Arise - the new Socialist Alliance

Steve Freeman, a member of the committee that has organised the November 12 conference to relaunch the SA, calls for both continuity and change in the fight for socialist unity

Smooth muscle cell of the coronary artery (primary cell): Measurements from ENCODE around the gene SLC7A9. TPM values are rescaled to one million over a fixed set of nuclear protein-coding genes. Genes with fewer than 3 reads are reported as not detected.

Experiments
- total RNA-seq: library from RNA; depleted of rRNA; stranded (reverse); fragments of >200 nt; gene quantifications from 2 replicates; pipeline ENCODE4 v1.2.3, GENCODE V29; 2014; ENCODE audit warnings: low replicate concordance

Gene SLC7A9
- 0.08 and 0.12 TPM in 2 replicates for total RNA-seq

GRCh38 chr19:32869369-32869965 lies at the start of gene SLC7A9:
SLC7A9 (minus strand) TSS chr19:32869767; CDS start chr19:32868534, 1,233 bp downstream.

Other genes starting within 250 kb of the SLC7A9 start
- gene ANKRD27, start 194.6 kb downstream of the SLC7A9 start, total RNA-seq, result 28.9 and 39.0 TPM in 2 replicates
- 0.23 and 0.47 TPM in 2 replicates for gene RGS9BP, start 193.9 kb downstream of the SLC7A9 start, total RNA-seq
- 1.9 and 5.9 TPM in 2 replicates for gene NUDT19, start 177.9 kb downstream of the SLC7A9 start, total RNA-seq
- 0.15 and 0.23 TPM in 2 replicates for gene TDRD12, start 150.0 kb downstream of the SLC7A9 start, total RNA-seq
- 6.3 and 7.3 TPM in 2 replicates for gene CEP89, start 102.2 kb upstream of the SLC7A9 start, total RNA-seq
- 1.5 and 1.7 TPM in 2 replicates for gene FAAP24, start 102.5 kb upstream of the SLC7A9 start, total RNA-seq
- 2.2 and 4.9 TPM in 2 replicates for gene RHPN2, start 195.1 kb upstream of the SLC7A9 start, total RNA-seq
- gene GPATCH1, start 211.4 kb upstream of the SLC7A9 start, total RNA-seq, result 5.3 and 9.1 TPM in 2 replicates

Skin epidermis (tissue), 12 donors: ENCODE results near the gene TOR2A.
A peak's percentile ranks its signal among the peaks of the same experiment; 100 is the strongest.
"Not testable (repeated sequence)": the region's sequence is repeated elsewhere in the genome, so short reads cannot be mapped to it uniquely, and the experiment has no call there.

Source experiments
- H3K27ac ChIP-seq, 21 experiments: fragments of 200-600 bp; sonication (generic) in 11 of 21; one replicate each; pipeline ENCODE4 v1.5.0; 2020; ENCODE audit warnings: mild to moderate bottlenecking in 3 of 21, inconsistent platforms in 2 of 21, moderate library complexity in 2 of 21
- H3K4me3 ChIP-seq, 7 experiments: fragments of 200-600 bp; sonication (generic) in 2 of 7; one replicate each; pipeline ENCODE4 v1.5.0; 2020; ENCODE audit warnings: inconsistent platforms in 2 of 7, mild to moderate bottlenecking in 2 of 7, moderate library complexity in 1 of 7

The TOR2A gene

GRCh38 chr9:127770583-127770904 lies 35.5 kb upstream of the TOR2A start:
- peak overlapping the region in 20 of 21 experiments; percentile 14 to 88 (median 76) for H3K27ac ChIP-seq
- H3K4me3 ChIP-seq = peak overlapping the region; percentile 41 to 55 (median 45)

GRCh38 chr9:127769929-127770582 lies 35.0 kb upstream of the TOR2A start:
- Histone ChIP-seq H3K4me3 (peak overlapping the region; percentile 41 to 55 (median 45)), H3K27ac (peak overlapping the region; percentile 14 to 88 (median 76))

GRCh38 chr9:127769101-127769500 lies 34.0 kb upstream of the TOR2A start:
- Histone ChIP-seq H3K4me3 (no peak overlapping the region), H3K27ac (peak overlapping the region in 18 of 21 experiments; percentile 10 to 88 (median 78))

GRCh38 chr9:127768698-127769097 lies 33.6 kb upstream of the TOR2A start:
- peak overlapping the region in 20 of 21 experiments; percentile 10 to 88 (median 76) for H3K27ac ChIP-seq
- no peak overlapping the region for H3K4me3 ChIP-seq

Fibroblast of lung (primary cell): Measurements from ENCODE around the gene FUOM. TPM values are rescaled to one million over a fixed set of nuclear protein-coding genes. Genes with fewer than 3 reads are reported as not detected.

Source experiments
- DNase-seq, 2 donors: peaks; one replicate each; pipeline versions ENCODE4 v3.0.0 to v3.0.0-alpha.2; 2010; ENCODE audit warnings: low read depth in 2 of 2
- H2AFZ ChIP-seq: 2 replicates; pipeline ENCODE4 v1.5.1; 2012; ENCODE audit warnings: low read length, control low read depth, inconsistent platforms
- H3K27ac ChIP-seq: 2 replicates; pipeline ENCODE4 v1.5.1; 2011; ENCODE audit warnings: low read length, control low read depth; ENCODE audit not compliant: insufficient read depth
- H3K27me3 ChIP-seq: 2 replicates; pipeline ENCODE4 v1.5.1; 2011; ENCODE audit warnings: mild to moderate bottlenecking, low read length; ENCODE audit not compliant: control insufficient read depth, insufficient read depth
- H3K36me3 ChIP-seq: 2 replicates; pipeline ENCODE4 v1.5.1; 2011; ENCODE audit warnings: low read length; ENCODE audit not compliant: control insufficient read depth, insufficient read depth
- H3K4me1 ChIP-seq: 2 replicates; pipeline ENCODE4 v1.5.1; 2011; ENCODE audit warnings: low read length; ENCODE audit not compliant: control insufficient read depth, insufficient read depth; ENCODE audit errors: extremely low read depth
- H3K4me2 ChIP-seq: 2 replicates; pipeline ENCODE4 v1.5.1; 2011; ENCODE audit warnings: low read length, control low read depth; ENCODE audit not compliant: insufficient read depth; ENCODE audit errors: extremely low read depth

"The great appear great to us only because we are on our knees: Let us arise." With these famous words James Connolly condemned queen Victoria's diamond jubilee in 1897 as a "feast of flunkeyism". He told his audience that "the Irish Socialist Republican Party, which from its inception has never hesitated to proclaim its unswerving hostility to the British crown ... takes the opportunity of hurling at the heads of all the courtly mummers who grovel at the shrine of royalty the contempt and hatred of Irish revolutionary democracy." Connolly would no doubt have recognised the significance of the words, "Arise, ye workers", on the banner of the dockers during their 1972 strike. It could be seen on the mass demonstrations outside Pentonville prison in support of those jailed for defending trade union rights. In similar vein the first words of The International are: "Arise, ye starvelings from your slumber." The struggle of the working class for freedom and democracy always brings forth the cry for working people to rise up against the capitalist system. Nowadays it is fashionable to proclaim that the working class, the trade unions and socialism are things of the past. But history has not come to an end. The working class movement will arise again and with it the movement for socialism will expand well beyond its current narrow confines on the fringe of politics. Whilst the need remains for socialists to unite and move towards a party, we can rest assured that some form of socialist alliance is a necessity. This is why nobody should write off the Socialist Alliance. On February 5 the SA voted at its annual conference to close down by 73 to 63 with two abstentions. On November 12 ex-members of the SA will be meeting to consider a relaunch. The history of the alliance may then look very different. Instead of collapse, 2005 will be the year the Socialist Alliance split. On one side of the cleavage will be Respect, the Unity Coalition, and on the other a new Socialist Alliance. It is therefore premature to declare the fight for socialist unity at an end or as a consequence the SA no longer necessary. The Socialist Alliance has existed for 12 years as a project for left unity. By 2001 it brought together into a single organisation the majority of socialist groups outside the Labour Party. In 2001 a new SA (mark two version) was born and over the next four years it was led by the Socialist Workers Party and its allies. But with the Iraq war the leadership more or less gave up trying to build an alliance of socialists and turned to building a different kind of alliance - between socialists and muslims. In 2003 those SA members who were in favour of a working class party, including the Alliance for Workers' Liberty, CPGB, Revolutionary Democratic Group, International Socialist League and Workers International, began to organise themselves as the SA Democracy Platform (SADP). With the closure of the SA, the SADP called a conference in Birmingham and, with its allies from the Socialist Unity Network and the Republican Communist Network (Scotland), agreed to set up a provisional organisation to plan a relaunch. Subsequently the SADP voted to give full support and all its assets to the Socialist Alliance (Provisional) and closed down. The SA (P) is gathering around it those who recognise that specifically socialist unity and a new working class party are needed more than ever. The necessity for either has not been abolished by the arrival of Respect. However, this is not to say the new SA should be a carbon copy of the SWP-dominated alliance. Even if we wanted that, it would not be achievable. The SWP is the largest socialist organisation outside the Labour Party. The new SA will therefore be far smaller than the previous version. It would now represent a minority of the socialist movement. In 2001 the SA did not have to recognise Respect simply because it did not exist. Today a new SA will have to adopt a correct stance in relation to the biggest beast in the jungle. That means being tough enough to resist the obvious temptation to take a sectarian attitude towards Respect. A new Socialist Alliance has to redefine itself politically if it is to have any hope or prospect for survival. The November conference will therefore decide the fate of the SA - to be or not to be. It is not possible at this stage to give a definite statement as to the political differences between the new SA and Respect since the members of the SA (Provisional) have yet to decide exactly where they stand. But we do have a fairly clear idea of what the officers of the SA (P) are proposing and a reasonable estimate of what the opposition are saying. In this article I will concentrate on the former, not the latter. In what sense will the new SA be a continuation of the old alliance? There must be sufficient continuity with the previous organisation to be able to lay claim to the name. It is not just a matter of membership. The new SA will continue the fight for socialist unity. This was always one of the SA's most important functions and for a time the SA helped break down sectarian barriers on the left. This will continue. Second, the SA was an alliance and not a party. This remains the same. Our expectations from a Socialist Alliance will be lower than we have a right to expect and demand from a party. Third, the SA was an alliance of socialist groups/parties and individual socialists - or 'indies', as they came to be known in SA-speak. We will continue to welcome the support of socialist groups and socialist indies. Finally, the SA took an important step in developing a left unity programme known as People before profit. The new SA will stand on that programme. The new Socialist Alliance will therefore continue to represent the best non-sectarian politics that the SA promoted before its degeneration. However, in other respects the new SA will have to be different. We cannot stand still. It has been a learning process and we must incorporate the best politics that developed with the old SA. If the new alliance is merely a dogmatic continuation of the old SA, minus the SWP, then its failure would be predictable and imminent. The new SA has to represent not just continuity, but change. The new SA must be what it says - something new. The old SA focused almost entirely on elections. Its main purpose was seen as standing left candidates against Labour. With 98 candidates in 2001, it made a good start. But the old SA was seen by the SWP majority simply as an electoral front. If anything needed doing apart from elections, then the SWP saw itself as the appropriate vehicle. There are many good reasons why we should not define ourselves in electoralist terms. First, even if we wanted to play at electoralism, we do not have the base for anything more than a token effort in one or two localities. Second, the SA made a big mistake in putting the electoral cart before the campaigning horse. The new SA must start from scratch and show itself capable of national and local campaigning activity. Electoral work should grow from that and not the other way round. We also need a much clearer political profile as to what we are fighting for. The officers of the SA (P) have proposed that we identify ourselves as an Alliance for Republicanism, Internationalism, Socialism and the Environment. It is surely a happy coincidence that this spells out 'Arise'. That, of course, takes us back to James Connolly, the opening line of The International and the 1972 dockers' strike. Then there is the central question of a new working class party. Whilst the SA is not a party and does not pretend to be one, we must take on the task of making the transition to a party that was successfully made when the Scottish Socialist Alliance transformed itself into the Scottish Socialist Party. The SSP is a practical example of what socialists can achieve from a socialist alliance. But we are not simply copying the SSP. We are not arguing for Scottish independence. We are putting emphasis on democracy and internationalism, not on nationality. Consequently, as the SA (P) clause A3 says, we will campaign for "a republican socialist party along the lines of the SSP". Whether this should also be a Marxist party remains to be agreed. Finally the new SA has to get to grips with the issue of federalism. We are not proposing the 80-20 formula of the first SA, which gave the right of a minority to veto majority decisions. Neither do we want a repeat of the more centralised, but confused, form of federalism of the SA mark two. We are proposing a new form of democratic federalism. The SA will comprise SA members and SA partners, which are affiliated organisations. The members will elect the SA executive at the annual conference. The executive will be accountable to the SA members. The SA executive will meet with our socialist partners in the proposed 'Council of Socialist Organisations'. This council will be a forum for socialist cooperation with the right to take majority decisions that will not be binding either on the affiliates or the SA executive. The new ideas we are putting forward did not parachute in from outer space. What is proposed here has its roots in the unfolding dialectic of the old SA. Almost everything can be found in debates that took place at the SA conferences in March and December 2001. At the first conference People before profit was accepted. But two different views emerged over the question of our 'priority pledges'. On one side were the 'Labourites' who wanted to restrict the immediate policies to the politics of the old Labour left. Against them were the 'republicans', led by the CPGB and supported by the RDG and AWL. Jack Conrad wrote a powerful polemic against the "economism" of the SWP majority under the headline, 'Prioritise democracy' (Weekly Worker March 1 2001). The CPGB proposed a set of six republican and democratic demands as the cutting edge for a politicised SA. Needless to say, this was rejected. The same argument arises again. At the December 2001 conference there was a second set of issues concerning the party question and federalism. A structural proposal from the RDG put forward the constitution of the Scottish Socialist Party and made the argument that the SA needed to move in this direction. This was 'customised' by removing all reference to 'Scottish' and replacing it with 'Republican'. This proposal for a republican socialist party along the lines of the SSP gained 21 votes. The same argument arises again. At the same conference the RDG, AWL, a number of independents and comrades such as Dave Church and Pete McLaren were arguing for a form of federal constitution that would keep the Socialist Party on board. The RDG did not support the Socialist Party's proposal for minority vetoes. But, along with many comrades, we believed it would have been possible to maintain socialist unity on the basis of opt-outs rather than vetoes. The case for a genuine form of democratic federalism within an alliance was made then. The same argument arises again. The seeds of the new SA can therefore be found in the disagreements over the direction of the alliance in 2001. This minority was by no means unified and sometimes pulled in different directions. But in the theory of democratic organisation the failure of the SA leadership in 2003-04 should have led to growing support for the alternative perspective until the minority became the majority. In reality the opposite has happened. The 2001 minority has become a majority simply because the old majority walked out. Building a new socialist unity does not mean finding the lowest common denominator or sticking to the old SWP politics and perspective. It means building a new unity around the more advanced positions arising from the dialectic within the old alliance. Now the socialist movement is reorganising around four alliances or coalitions - the Socialist Alliance, the Labour Representation Committee, Respect and the Socialist Green Unity Coalition. Each represents different policies and perspectives for the working class movement. The new SA has a place not only because of its 12-year struggle for socialist unity, but because it has something distinct to say about the direction the socialist and working class movement should take. The SA will be the only alliance or coalition campaigning for a new independent working class party. The LRC is for rebuilding the Labour Party and neither Respect nor the SGUC have come out for a new working class party. The SA is the only alliance that will campaign for republicanism, internationalism, socialism and the environment. The SA will be the only alliance that recognises the fundamental importance of the fight for democracy in the struggle for socialism. So, whilst there will be some areas of overlap with the other alliances, the SA will have a distinct message. The SA will have to explain to the working class movement the importance and significance of the political direction we are proposing. At the same time we have to ensure this does not degenerate into sectarian rivalries. While we cannot account for the behaviour of the other alliances, we are accountable for our own actions. Our general attitude to these rival alliances should be governed by the policy of the united front. First, we are in favour of united action with all these organisations against capitalism and the Labour government. We do not place our differences with these organisations above the need for a united front against the common class enemy. This means we put the interest of the working class in achieving unity above any special policies or interests we hold against other socialist coalitions. The united front policy does not mean the suspension of criticism. On the contrary, it means we act together, whilst continuing to explain our policy differences. The purpose of the united front is also educative. It enables the working class to understand the policy differences and grasp which ideas best represent their interests. To hide our differences in the united front is to prevent or undermine the political development of the working class. In my own view the high point of this united front would be the merging of the LRC, Respect, the SGUC and the Socialist Alliance (or at least a majority of these forces) into an independent working class party - ideally with the SSP and socialists in Wales and Northern Ireland too. If this is not possible, we should seek to develop the closest possible relations with all socialists in the UK and take what steps we can to form a single party. The working class needs a new party, which can, in Jack Conrad's words, "prioritise democracy". We therefore need a strong Socialist Alliance to arise again like the proverbial phoenix from the ashes.